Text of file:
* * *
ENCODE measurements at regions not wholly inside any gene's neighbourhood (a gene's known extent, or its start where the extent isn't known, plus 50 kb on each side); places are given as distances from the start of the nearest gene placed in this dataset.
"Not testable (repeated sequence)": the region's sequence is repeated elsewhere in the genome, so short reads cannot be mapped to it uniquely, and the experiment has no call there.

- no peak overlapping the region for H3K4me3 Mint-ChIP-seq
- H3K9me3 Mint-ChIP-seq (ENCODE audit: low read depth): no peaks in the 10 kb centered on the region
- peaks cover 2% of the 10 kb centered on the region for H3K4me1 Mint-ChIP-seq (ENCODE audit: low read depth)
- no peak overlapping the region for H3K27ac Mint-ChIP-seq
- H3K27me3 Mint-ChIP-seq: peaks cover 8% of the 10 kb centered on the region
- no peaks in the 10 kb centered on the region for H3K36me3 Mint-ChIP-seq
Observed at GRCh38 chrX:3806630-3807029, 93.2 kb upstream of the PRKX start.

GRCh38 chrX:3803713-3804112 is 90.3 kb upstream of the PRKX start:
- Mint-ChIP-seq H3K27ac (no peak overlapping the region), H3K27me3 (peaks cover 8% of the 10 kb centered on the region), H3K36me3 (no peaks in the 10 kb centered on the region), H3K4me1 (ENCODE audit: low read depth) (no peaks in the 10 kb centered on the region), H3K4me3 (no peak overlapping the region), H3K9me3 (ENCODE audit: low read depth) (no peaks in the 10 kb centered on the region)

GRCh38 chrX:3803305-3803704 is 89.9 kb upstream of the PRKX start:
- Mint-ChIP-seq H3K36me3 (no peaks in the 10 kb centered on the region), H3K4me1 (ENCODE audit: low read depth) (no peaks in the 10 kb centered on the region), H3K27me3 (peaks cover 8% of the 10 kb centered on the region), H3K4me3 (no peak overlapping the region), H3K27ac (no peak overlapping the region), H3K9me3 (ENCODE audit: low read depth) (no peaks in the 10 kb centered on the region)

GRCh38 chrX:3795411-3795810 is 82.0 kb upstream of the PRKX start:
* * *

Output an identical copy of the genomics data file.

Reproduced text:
ENCODE measurements at regions not wholly inside any gene's neighbourhood (a gene's known extent, or its start where the extent isn't known, plus 50 kb on each side); places are given as distances from the start of the nearest gene placed in this dataset.
"Not testable (repeated sequence)": the region's sequence is repeated elsewhere in the genome, so short reads cannot be mapped to it uniquely, and the experiment has no call there.

- no peak overlapping the region for H3K4me3 Mint-ChIP-seq
- H3K9me3 Mint-ChIP-seq (ENCODE audit: low read depth): no peaks in the 10 kb centered on the region
- peaks cover 2% of the 10 kb centered on the region for H3K4me1 Mint-ChIP-seq (ENCODE audit: low read depth)
- no peak overlapping the region for H3K27ac Mint-ChIP-seq
- H3K27me3 Mint-ChIP-seq: peaks cover 8% of the 10 kb centered on the region
- no peaks in the 10 kb centered on the region for H3K36me3 Mint-ChIP-seq
Observed at GRCh38 chrX:3806630-3807029, 93.2 kb upstream of the PRKX start.

GRCh38 chrX:3803713-3804112 is 90.3 kb upstream of the PRKX start:
- Mint-ChIP-seq H3K27ac (no peak overlapping the region), H3K27me3 (peaks cover 8% of the 10 kb centered on the region), H3K36me3 (no peaks in the 10 kb centered on the region), H3K4me1 (ENCODE audit: low read depth) (no peaks in the 10 kb centered on the region), H3K4me3 (no peak overlapping the region), H3K9me3 (ENCODE audit: low read depth) (no peaks in the 10 kb centered on the region)

GRCh38 chrX:3803305-3803704 is 89.9 kb upstream of the PRKX start:
- Mint-ChIP-seq H3K36me3 (no peaks in the 10 kb centered on the region), H3K4me1 (ENCODE audit: low read depth) (no peaks in the 10 kb centered on the region), H3K27me3 (peaks cover 8% of the 10 kb centered on the region), H3K4me3 (no peak overlapping the region), H3K27ac (no peak overlapping the region), H3K9me3 (ENCODE audit: low read depth) (no peaks in the 10 kb centered on the region)

GRCh38 chrX:3795411-3795810 is 82.0 kb upstream of the PRKX start: